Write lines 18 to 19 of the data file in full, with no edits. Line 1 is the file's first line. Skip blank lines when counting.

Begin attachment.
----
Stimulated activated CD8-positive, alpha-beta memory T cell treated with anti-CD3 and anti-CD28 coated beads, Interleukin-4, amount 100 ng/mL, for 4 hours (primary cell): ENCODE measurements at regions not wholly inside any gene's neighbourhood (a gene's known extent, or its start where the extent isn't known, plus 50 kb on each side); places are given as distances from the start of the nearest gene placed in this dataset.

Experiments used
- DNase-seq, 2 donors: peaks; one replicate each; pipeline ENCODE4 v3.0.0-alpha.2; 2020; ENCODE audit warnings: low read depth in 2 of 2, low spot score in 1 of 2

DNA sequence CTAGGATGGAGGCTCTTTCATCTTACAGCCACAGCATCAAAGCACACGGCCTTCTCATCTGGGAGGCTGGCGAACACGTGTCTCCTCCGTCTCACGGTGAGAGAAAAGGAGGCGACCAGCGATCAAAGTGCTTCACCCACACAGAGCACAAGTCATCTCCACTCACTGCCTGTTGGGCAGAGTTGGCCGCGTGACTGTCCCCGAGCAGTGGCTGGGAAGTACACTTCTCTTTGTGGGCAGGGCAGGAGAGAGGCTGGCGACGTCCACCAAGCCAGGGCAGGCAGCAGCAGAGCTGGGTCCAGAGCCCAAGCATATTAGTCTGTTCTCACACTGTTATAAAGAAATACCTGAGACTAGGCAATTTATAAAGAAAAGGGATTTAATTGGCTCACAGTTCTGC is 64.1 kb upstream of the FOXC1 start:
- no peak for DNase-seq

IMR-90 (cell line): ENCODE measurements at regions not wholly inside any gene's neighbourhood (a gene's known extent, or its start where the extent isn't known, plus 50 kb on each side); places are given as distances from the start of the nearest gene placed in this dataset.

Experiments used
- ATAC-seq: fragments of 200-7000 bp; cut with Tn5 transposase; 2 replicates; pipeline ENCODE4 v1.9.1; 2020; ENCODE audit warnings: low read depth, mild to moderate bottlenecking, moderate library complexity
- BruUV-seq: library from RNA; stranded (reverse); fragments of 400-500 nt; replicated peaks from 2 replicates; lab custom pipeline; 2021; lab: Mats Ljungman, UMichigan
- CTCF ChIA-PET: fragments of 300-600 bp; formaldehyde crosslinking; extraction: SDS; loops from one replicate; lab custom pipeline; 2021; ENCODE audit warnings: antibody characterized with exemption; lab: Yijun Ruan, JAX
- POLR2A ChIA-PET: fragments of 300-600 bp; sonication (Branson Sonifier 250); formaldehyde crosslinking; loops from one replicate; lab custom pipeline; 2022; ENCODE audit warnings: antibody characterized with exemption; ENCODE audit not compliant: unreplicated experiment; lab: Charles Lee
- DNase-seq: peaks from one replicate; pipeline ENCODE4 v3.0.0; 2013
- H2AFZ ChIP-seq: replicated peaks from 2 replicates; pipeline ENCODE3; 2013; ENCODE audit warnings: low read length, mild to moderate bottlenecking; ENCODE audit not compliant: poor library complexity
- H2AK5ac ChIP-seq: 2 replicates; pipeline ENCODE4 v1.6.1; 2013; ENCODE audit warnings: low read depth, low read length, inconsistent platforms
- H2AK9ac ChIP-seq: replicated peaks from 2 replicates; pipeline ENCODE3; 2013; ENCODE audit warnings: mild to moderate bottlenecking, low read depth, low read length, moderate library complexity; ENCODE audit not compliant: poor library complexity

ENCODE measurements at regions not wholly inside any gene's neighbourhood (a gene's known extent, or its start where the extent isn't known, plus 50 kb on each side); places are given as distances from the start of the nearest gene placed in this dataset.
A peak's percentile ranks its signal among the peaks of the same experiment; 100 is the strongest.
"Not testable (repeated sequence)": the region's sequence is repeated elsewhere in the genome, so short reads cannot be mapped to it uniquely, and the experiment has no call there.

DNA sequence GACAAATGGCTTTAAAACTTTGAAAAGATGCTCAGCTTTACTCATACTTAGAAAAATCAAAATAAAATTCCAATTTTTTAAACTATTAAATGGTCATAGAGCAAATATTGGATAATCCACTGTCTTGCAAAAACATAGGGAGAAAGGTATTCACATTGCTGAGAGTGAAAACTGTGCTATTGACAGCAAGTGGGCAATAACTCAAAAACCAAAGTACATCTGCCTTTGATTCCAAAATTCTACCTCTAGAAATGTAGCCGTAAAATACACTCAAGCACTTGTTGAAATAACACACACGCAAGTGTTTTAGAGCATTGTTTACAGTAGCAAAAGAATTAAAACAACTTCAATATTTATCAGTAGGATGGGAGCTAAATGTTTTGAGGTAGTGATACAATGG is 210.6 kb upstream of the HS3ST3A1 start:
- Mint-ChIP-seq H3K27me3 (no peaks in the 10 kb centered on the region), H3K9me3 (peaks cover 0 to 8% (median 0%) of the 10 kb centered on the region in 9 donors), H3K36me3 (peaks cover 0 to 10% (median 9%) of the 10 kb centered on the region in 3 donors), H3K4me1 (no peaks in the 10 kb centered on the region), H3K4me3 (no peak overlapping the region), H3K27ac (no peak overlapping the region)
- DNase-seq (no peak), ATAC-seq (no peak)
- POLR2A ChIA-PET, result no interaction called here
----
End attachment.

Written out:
"Not testable (repeated sequence)": the region's sequence is repeated elsewhere in the genome, so short reads cannot be mapped to it uniquely, and the experiment has no call there.

DNA sequence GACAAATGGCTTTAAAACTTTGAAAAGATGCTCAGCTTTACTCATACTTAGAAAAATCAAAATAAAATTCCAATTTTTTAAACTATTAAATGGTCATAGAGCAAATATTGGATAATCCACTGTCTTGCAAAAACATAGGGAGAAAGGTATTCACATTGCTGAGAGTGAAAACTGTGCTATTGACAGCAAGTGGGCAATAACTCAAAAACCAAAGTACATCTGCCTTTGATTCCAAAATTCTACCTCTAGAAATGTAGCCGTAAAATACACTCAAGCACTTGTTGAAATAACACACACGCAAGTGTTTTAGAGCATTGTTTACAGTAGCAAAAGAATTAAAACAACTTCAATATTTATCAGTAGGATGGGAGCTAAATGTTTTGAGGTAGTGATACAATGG is 210.6 kb upstream of the HS3ST3A1 start: